Last week the amount of debt Canadian students owed to the Federal Government for student loans surpassed $13-billion.
Rising student debt has been brought to the foreground due to Canada’s current economic crisis.
Quebec’s debt averages are the lowest in the country, at $13,000 per person who has student debt. The Maritimes have the highest regional average at $28,000.
Approximately 360,000 students are currently taking out loans from the Canada Student Loans Program, but an extra $5-billion is taken out from provincial loan programs and more still from other loans, including from credit cards, banks, and family, resulting in a broad spectrum of student debt volume across the country.
“[The student loan process] is all so confusing for young students,” wrote Julian Benedict, co-founder of the Coalition for Student Loan Fairness (CSLF), in an email. “[Students are] just trying to get their education without falling into a debt trap.”
Many believe that the effect of student debt runs deeper than monetary and academic concerns.
“[Student debt] affects people’s health, the chances of their completing their degrees, and their impact on society,” said Katherine Giroux-Bougard, Canadian Federation of Students (CFS) President. “Students with a lot of debt are less likely to contribute to the economy, and are less likely to buy houses, start a family, and raise children.”
The solutions to rising student debt vary widely, from tackling the debt itself, to lowering to interest rates, which are presently about one three per cent above bank lines of credit, to lowering tuition fees.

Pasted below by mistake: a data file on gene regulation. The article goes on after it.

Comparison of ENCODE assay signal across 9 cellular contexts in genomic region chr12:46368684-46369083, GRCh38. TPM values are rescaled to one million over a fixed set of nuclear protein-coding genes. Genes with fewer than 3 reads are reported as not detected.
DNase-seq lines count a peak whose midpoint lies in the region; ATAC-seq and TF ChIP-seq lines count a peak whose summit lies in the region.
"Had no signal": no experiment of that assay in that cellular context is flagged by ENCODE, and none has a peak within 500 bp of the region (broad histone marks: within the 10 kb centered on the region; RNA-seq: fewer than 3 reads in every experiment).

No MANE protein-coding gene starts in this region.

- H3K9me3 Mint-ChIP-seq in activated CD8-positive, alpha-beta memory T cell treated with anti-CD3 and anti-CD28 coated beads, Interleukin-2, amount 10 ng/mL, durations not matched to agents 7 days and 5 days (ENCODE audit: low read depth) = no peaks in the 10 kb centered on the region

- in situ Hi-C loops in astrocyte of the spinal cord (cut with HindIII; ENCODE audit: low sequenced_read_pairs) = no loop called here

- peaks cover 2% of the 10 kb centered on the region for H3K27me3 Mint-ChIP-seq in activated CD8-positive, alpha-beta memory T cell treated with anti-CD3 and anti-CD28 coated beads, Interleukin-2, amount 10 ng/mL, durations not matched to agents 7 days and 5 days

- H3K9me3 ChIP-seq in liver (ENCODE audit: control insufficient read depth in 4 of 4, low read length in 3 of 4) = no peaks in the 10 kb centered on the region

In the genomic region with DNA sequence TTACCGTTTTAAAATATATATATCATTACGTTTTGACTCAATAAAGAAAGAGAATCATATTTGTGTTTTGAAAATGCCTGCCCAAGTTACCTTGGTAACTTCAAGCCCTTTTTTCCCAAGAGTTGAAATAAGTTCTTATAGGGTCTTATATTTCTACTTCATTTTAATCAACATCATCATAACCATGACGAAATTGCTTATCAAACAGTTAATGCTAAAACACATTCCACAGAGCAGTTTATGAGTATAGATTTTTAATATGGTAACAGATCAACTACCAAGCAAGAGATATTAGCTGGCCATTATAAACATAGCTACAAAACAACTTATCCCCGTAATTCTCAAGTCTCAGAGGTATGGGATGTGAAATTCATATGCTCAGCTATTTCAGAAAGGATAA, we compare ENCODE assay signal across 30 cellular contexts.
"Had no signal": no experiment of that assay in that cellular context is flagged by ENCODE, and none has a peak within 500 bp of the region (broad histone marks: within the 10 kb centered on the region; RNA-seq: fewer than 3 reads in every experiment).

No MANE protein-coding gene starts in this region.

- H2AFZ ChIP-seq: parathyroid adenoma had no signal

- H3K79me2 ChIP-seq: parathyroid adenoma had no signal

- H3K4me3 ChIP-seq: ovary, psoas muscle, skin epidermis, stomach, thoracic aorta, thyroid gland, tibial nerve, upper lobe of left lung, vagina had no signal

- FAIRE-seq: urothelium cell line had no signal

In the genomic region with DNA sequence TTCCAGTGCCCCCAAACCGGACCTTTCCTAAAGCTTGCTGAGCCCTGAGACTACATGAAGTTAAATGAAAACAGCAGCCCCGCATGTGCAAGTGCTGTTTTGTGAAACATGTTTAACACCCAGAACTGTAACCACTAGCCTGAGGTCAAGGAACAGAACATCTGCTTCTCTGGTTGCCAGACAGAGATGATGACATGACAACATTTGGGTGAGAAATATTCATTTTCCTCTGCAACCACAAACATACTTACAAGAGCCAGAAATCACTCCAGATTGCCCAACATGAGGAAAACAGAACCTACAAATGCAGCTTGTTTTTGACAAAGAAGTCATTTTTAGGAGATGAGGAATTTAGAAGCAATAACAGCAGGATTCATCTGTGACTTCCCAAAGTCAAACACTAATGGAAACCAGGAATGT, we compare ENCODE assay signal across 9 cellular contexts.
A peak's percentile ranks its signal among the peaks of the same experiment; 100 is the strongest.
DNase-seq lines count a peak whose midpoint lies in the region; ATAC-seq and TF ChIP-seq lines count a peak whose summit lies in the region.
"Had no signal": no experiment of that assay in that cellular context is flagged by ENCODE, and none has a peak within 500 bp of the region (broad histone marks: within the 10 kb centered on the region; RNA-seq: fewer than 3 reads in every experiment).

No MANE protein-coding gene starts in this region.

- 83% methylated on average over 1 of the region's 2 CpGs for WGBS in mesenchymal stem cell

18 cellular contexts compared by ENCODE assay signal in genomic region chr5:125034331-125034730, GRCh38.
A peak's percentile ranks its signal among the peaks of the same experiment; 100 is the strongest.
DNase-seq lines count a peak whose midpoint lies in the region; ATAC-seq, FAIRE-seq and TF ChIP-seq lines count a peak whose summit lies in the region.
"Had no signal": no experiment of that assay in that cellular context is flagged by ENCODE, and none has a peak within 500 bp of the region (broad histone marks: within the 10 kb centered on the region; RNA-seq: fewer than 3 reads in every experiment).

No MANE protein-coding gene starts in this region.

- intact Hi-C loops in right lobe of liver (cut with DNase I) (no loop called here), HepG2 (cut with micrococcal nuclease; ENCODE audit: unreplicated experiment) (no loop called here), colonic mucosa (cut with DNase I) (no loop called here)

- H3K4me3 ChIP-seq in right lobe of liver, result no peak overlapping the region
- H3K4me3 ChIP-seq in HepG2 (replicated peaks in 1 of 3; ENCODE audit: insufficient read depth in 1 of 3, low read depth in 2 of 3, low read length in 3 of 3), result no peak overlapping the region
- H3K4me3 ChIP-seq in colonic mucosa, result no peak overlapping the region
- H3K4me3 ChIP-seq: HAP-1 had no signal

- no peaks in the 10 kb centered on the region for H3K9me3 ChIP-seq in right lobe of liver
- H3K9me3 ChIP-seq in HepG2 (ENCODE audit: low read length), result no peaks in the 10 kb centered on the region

Giroux-Bougard and the CFS’s initiatives are based on increasing the funding channelled to postsecondary education via the Canada Social Transfer, increasing graduate student funding and financial support for First Nations students, increasing funding for the Canada Summer Jobs program – designed to help students get jobs during the summer to help pay off debt.
The goals for Benedict and the CSLF, the only national non-profit organization in Canada whose mandate is focused on student loan borrowers, include democratizing the student loan system by calling for an ombudsperson office, eliminating high interest rates on loans in repayment, abolishing interest during the six-month grace repayment period following graduation, and improving debt reduction measures.
The issue of student debt in Canada is broad and diverse, and likely will not be solved quickly or comprehensively. Giroux-Bougard was concerned that if high student debt isn’t tackled soon, it could have far-reaching consequences for the already crippled Canadian economy.
“Tuition fees increase year after year,” said Giroux-Bougard. “We’re on a slippery slope in Canada.”